Alan Arkin, one of the best underplayers in the business, is not given to overstatement -- onstage or off -- so it's surprising to find him reaching for superlatives when asked if he and Elaine May had ever worked together before their present team effort at Off-Broadway's Promenade Theatre, Power Plays.
"Thirty years ago, we were considered two of the best improvisers at Second City [in Chicago], but we'd never worked together -- so they finally got us on the stage together, thinking, 'Oh, boy, this is going to be something.'" His voice slips into the third degree of gravity at this point. "We were responsible for the single worst improvisation in the history of Second City. I think it's in the Guinness Book of Records as the longest, and worst, improvisation ever done."
The only reason he brings it up now is that Power Plays is intended to be their public atonement. "This is our way of, hopefully, redeeming ourselves," he ventures tentatively.
The flop sweat was so intense that long-ago night that the two have -- until now -- operated in separate universes. Arkin moved from Second City to Broadway, which he, in character, chose to Enter Laughing, winning a Tony Award as a facsimile of the young Carl Reiner and following that with another acclaimed performance in Luv. As irony would have it, those were the first two (of only five) films May did as an actress -- and Arkin was not in either, having pressed on to Oscar-nominated performances in The Russians Are Coming, the Russians Are Coming and The Heart Is a Lonely Hunter.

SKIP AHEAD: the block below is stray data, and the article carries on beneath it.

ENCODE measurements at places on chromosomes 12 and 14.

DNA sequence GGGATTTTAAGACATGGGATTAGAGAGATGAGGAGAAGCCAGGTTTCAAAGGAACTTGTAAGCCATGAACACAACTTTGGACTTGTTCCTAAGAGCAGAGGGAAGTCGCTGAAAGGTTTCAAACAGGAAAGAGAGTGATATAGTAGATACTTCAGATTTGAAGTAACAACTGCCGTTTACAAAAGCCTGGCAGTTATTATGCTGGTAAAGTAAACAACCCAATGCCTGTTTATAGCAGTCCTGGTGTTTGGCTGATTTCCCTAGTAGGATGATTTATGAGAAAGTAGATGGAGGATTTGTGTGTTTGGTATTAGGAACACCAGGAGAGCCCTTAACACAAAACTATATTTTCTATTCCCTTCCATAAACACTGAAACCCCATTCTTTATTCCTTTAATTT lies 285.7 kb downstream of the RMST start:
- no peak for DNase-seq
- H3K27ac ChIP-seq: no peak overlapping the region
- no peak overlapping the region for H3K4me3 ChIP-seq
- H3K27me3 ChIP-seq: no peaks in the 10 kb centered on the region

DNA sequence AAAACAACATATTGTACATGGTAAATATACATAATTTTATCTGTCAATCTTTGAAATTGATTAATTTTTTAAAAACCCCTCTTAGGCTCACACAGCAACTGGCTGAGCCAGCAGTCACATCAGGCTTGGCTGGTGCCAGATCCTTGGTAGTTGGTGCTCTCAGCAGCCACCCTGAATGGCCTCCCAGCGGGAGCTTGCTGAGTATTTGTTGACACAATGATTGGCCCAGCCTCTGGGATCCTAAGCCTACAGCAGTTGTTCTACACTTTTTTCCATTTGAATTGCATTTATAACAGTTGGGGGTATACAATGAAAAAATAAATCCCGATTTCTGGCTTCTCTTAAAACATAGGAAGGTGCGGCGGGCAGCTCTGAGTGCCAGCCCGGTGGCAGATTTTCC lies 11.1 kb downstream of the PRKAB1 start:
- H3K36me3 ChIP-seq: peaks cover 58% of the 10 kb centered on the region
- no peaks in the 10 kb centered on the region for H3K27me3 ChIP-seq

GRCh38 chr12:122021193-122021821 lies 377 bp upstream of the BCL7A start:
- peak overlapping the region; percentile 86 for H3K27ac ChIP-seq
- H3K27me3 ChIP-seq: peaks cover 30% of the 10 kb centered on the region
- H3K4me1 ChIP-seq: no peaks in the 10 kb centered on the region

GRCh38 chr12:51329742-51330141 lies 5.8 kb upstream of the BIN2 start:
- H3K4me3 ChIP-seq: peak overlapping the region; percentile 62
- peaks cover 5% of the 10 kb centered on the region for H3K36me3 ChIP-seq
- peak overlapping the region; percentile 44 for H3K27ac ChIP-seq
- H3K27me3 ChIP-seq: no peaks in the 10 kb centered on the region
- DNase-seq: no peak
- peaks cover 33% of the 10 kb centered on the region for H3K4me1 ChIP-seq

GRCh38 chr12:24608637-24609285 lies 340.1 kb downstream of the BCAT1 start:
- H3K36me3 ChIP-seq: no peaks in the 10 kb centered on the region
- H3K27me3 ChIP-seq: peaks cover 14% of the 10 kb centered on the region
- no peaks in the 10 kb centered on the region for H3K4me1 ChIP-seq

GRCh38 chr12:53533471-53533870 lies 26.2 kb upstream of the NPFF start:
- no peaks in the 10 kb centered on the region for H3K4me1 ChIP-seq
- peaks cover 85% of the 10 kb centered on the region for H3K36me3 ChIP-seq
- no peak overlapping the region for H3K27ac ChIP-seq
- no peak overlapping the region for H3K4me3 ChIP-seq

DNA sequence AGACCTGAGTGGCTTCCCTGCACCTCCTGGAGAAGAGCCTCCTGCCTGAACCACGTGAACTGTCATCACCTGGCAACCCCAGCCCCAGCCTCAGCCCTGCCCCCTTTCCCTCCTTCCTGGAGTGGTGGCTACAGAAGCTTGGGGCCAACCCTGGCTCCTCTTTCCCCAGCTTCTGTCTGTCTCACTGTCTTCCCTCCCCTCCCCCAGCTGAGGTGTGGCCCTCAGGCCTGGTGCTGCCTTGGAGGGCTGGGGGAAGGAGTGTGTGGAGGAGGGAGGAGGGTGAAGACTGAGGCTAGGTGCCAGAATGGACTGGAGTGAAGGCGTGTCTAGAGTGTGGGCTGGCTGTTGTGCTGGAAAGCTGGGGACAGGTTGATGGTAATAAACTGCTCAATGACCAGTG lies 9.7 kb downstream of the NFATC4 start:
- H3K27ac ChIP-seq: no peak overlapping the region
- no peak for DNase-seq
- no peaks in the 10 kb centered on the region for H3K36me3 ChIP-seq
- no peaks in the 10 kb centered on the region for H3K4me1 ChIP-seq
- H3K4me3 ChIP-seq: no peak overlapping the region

When they weren't acting, they were directing -- in different mediums: May started onstage, winning a Drama Desk Award for directing Adaptation, and moved on to helming films like A New Leaf and Mikey and Nicky, leaving the theatre to Arkin, who staged two Jules Feiffer opuses (Little Murders, which he redid as a film, and The White House Murder Case, which won him an Obie for direction); he also staged the original production of The Sunshine Boys (which, in its current revival, features his second son, Matthew, as the enabling nephew).
When these two comic spirits switched to a third profession, it was again the same: writing. May most recently scripted The Birdcage and Primary Colors for her former onstage comedy partner, Mike Nichols, to direct -- and now Arkin is finally putting his oar in as a playwright of a third of the Power Plays.
If the reception the Plays got in their Seattle liftoff is any yardstick, Arkin and May are well on their way back into our good graces as a creditable combo. "It was very successful," says Arkin, returning to his understatement mode. "We got standing ovations almost every night. I don't know whether we deserved it, but the people there seemed to feel we did. No, I can't be wildly unhappy about that. Better to have a standing ovation than to have people walking out."